CFP: The Thinkability of Despair (3/1/07; journal issue)

full name / name of organization: 
Rei Terada
contact email: 
terada@uci.edu

THE THINKABILITY OF DESPAIR: a special issue of Postmodern Culture

Abstracts for articles by 3/1/07; accepted articles due in full by
12/15/07 for publication in 2008. Please email abstracts to Rei
Terada, Department of Comparative Literature, University of
California, Irvine, CA, 92697: terada_at_uci.edu, or to
pmc_at_jefferson.village.virginia.edu.

If trauma theory is an account of how things come to be unthinkable,
how should we conceive positively the possibility and uses of
thinking about those things that we least want to think about? What
happens when what might well have been traumatic is thought, and when
things that we might assume are "unthinkable" are considered? How
might political, psychological, and/or philosophical thought build
itself constructively around the experience and acknowledgment of
despair?

Adorno, for example, struggles with this question in Negative
Dialectics: he both comments on the "unthinkability of despair" for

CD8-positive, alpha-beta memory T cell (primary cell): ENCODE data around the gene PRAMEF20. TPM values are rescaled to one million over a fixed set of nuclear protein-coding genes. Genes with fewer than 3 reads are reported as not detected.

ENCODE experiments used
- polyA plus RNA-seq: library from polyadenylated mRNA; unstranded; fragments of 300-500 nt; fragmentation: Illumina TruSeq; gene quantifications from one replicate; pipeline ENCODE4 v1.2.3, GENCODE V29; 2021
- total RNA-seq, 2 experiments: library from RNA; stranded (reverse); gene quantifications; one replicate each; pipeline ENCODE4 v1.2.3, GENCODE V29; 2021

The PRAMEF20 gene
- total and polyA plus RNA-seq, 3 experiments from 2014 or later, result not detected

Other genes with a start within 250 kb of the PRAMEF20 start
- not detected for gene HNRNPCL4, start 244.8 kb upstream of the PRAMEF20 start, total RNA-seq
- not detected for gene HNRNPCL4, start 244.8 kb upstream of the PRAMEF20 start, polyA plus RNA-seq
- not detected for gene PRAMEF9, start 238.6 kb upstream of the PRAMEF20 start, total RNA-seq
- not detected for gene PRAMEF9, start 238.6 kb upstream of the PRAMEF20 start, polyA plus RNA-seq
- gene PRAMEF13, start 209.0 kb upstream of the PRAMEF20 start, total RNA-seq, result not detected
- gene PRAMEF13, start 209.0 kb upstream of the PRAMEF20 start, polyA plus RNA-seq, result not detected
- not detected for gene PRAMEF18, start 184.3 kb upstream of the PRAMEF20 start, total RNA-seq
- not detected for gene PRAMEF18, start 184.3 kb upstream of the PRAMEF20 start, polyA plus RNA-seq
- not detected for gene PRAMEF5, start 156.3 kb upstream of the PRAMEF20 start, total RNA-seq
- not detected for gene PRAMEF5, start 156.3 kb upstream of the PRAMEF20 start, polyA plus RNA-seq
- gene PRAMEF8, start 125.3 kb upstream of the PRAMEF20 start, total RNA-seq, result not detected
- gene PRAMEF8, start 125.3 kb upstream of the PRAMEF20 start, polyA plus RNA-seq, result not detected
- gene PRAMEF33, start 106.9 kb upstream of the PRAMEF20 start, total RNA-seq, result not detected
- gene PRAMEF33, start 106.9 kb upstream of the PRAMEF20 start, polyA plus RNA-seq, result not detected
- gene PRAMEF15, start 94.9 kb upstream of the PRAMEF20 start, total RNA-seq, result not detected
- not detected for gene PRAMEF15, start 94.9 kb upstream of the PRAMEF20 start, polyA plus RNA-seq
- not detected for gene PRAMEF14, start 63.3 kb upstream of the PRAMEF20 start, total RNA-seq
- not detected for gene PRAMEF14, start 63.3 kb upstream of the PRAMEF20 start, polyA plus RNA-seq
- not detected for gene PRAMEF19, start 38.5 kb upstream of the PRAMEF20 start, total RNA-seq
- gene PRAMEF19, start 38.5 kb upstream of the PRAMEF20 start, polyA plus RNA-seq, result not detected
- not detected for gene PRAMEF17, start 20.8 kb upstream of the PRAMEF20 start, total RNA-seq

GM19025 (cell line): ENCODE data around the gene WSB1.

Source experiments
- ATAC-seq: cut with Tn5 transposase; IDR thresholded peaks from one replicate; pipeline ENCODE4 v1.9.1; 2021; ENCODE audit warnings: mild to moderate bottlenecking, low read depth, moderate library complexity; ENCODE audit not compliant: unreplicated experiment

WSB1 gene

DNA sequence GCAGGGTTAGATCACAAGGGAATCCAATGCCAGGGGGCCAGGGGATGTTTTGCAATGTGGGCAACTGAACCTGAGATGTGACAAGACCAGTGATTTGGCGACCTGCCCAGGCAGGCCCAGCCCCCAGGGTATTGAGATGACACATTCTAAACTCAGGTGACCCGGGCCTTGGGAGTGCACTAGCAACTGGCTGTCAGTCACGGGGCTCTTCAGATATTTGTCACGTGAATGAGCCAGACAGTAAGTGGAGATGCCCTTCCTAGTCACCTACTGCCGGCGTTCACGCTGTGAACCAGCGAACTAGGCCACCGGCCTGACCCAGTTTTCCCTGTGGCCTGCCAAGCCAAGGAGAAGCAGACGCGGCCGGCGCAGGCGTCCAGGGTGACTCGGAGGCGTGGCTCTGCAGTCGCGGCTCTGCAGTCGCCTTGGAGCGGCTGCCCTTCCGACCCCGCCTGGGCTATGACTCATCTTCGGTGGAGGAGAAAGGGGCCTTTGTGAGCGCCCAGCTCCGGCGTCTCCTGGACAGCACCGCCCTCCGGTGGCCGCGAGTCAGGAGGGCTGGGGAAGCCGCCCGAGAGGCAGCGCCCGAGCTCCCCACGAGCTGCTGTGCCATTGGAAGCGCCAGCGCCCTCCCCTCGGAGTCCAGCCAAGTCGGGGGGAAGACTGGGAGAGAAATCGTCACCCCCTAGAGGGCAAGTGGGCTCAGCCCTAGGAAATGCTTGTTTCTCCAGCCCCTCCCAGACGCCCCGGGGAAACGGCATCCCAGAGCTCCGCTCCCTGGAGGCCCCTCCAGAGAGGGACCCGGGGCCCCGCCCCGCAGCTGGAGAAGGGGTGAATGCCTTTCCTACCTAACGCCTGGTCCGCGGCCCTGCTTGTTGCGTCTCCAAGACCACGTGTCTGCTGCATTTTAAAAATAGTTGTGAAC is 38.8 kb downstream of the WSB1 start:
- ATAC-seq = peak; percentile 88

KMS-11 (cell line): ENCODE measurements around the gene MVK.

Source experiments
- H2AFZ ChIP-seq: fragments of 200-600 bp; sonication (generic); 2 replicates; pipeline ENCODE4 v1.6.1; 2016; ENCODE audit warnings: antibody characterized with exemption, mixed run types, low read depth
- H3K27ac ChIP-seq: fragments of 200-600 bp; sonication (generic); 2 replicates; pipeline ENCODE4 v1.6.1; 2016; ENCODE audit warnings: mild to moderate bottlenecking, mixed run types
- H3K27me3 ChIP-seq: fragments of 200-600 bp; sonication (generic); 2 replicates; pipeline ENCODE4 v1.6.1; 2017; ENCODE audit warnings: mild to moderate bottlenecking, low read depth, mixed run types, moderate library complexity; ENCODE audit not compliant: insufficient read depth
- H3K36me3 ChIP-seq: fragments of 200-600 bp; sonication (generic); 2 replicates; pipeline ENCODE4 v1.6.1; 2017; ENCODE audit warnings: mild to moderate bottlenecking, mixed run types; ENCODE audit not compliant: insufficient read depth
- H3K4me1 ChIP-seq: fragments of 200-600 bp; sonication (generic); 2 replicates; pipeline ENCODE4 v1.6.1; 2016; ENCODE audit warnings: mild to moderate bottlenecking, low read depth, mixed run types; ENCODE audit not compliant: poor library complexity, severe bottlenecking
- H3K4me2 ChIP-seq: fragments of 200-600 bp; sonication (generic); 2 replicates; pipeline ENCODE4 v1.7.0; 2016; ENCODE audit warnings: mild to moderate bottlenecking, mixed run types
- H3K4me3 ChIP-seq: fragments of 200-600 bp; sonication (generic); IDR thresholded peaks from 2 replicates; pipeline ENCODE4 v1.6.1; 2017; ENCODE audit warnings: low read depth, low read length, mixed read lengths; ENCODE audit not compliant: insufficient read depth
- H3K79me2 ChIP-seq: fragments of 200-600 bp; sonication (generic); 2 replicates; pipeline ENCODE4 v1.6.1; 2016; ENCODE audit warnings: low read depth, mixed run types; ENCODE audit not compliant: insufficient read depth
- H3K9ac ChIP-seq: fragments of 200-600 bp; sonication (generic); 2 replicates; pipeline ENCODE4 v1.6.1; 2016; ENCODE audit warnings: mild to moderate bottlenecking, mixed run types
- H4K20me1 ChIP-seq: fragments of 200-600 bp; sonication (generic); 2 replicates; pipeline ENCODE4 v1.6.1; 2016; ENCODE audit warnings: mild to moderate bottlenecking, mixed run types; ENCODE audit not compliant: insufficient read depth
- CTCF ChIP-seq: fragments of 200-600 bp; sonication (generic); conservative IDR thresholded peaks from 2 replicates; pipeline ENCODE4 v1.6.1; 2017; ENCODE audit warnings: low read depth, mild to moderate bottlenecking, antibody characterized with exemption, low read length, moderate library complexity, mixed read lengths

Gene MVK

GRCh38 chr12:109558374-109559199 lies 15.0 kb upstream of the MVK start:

Kant and leaves room for its thinkability in general. Kantian reason,
Adorno suggests, "hope[s] against reason" to correct the wrong of
death (385); by this logic, Kant fails fully to tolerate his own
knowledge. Writing on his own account, Adorno opines that despair is
thinkable in a self-differential or dialectical form: "grayness could
not fill us with despair if our minds did not harbor the concept of
different colors" (377).

Articles may consider topics from a theoretical and/or cultural
studies perspective that emphasizes the impact of their arguments on
postmodern culture; they may explore writers such as Adorno,
Blanchot, Klein, Nietzsche, and Weil; unblinking confrontations with
violence, death, or genocide; the conditions of possibility of
thinkability; giving up; "nihilism"; the philosophical genealogy of
despair; dynamics of hope and despair in contemporary politics;
psychoanalytic theories of working through, and their intersection
with political theory; hegemony and totalitarianism; visual artists
and filmm/07akers (L. Freud, Warhol).

Postmodern Culture is a peer-reviewed electronic journal published by
Johns Hopkins University Press
(http://muse.jhu.edu/journals/postmodern_culture).

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Received on Fri Oct 06 2006 - 15:55:57 EDT

cfp categories: 
theory